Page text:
HEFFNER: In certain circles.
MERCIECA: But he definitely performed the presidency in a very restrained way rhetorically. In fact, when he left office, he gave a farewell address and though he had been championing, that’s a hard word to say, democracy for years he called the nation of Republic eight times in his very short farewell address. So he didn’t overturn the government quite as much as he seemed like he was, based on his rhetoric or as much as his conservative critics feared he would. So we’ll see how history remembers them and compares them.
HEFFNER: Well, it’s interesting you say that about Jackson because in some ways you’re saying that he was like Trump a successful or genius demagogue, but he was different rhetorically and in terms of how he occupied the dignity of the office
HEFFNER: Or not reducing it to some God-awful reality TV show. Right. On the other hand, if you go and read Brenda Wineapple’s book about Andrew Johnson and the first impeachment, Andrew Johnson had a vocabulary and diction that was much more like Donald Trump. And he was acquitted from his impeachment inquiry. He was impeached, ultimately acquitted by one vote like Trump, but he suffered politically as a result of that language. Trump with his loyalists and with the media continue to, Trump continues to benefit from being the exploiter in chief of what we could say are fabrications, fictions, conspiracies, and a lot of times bigotry and hate. So from your study of the rhetoric, how do you counteract it?
MERCIECA: One of the differences between Andrew Johnson and Andrew Jackson and presidential, and what we have with Trump is the evolution in the history of the way that the president communicated with the public. So during the Jackson and Johnson era is what we call the pre-rhetorical presidency era, meaning that the rhetorical presidency is that the president uses rhetoric to speak directly to the people. Prior to about Teddy Roosevelt, that didn’t happen. There was a lot of restraint from the Executive Branch and there wasn’t a tradition of presidents speaking directly to the people. From Teddy Roosevelt through the 20th Century, we have the rhetorical presidency era, which is where the president goes over the head of Congress, speaks directly to the people, tries to use the people to put pressure on Congress to get the president’s agenda passed. And in so doing we have elevated the presidency at the expense of Congress and some people think we’ve disfigured the constitution in doing that. So Trump represents the post-rhetorical presidency, starting at George W. Bush and since, so since we’ve had the ability to communicate directly outside of the media filter with average Americans, the president has used public relations and propaganda techniques to speak directly to the people. And that’s post-rhetorical in that they’re going over the heads of Congress and around the news filter. Prior to the post-rhetorical presidency, presidents and the media largely cooperated. They had a reciprocal, mutually dependent relationship. The media needed information from the president. The president needed the media to disseminate that information. Over the course of the late 20th century, starting with Watergate, right, we start to get journalists who are more antagonistic towards the presidency. We also start to see with the emergence of the 24-hour news cycle with you know, just the way that the news business needed to start making money all of a sudden in the mid 90s, which wasn’t necessarily the case prior to that, we started to see a more competitive relationship. And so you can look at things like sound bytes and see that, you know, in the 1970s, the average sound byte of someone who was campaigning for office was 90 seconds.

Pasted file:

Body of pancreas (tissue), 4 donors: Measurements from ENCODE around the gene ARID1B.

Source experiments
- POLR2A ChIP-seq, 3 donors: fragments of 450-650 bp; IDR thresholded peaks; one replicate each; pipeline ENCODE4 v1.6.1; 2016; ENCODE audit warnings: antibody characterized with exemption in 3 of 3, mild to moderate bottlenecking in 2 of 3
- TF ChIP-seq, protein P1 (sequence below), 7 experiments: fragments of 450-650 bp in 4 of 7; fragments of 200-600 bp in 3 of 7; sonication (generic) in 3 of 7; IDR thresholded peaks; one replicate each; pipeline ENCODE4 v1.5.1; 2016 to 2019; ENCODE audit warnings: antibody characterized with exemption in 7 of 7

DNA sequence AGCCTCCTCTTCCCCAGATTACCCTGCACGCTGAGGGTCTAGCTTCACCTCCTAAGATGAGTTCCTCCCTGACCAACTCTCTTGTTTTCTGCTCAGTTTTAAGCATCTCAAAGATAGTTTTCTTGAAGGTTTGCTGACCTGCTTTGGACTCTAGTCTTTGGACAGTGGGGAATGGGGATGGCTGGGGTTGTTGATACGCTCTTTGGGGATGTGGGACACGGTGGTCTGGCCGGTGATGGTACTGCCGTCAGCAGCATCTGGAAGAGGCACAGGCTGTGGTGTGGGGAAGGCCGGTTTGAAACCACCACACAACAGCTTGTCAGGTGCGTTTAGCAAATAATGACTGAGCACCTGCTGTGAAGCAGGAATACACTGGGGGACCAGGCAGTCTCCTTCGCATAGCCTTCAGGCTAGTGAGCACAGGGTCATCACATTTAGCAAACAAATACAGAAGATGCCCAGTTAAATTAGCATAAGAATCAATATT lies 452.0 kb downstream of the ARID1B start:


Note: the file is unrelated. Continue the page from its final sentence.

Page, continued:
MERCIECA: Uninterrupted. They would just let the president or the candidate talk forever, you know, for our era. Now it’s like six, seven seconds tops. It’s so, you know, they really…
HEFFNER: That’s Neil Postman right there.
MERCIECA: Exactly. So they really editorialize. And so that really created this situation where candidates and presidents really needed to figure out a way to go around, you know, these media gatekeepers. And so George W. Bush was the first one that we noticed doing it. If you think about what Obama did in 2008, he texted people, right, so he communicated information like who his choice for Vice President would be directly to his supporters via text message. He had an email database of tens of millions of people that he could communicate with directly. He was connected to 90 percent of the American electorate via Facebook. Right. So all of the techniques that we’ve seen Trump use, actually Obama used first and very successfully in 2008, and 2012. So where Trump is different is that he is modern day presidential. So he uses the post-rhetorical presidency of speaking directly to the people going around the news filter going over the heads of Congress but he does it in a way that is designed to be entertaining and engaging. So he works in the attention economy the same way that every App, every TV show, every social media feed does. And he has figured out that outrage is a recipe for getting the nation’s attention. He’s been very successful at it.
HEFFNER: Well, but you don’t seem to suggest that the media have adequately defined him historically, not alleging that he’s new or post rhetorical presidential, but that he’s dictatorial. I mean, what you described is not something new. It’s Francisco Franco. It’s a whole litany of folks who’ve,
HEFFNER: We’ve witnessed take over countries,
MERCIECA: I call him a dangerous demagogue because he uses weaponized communication strategies which deny consent,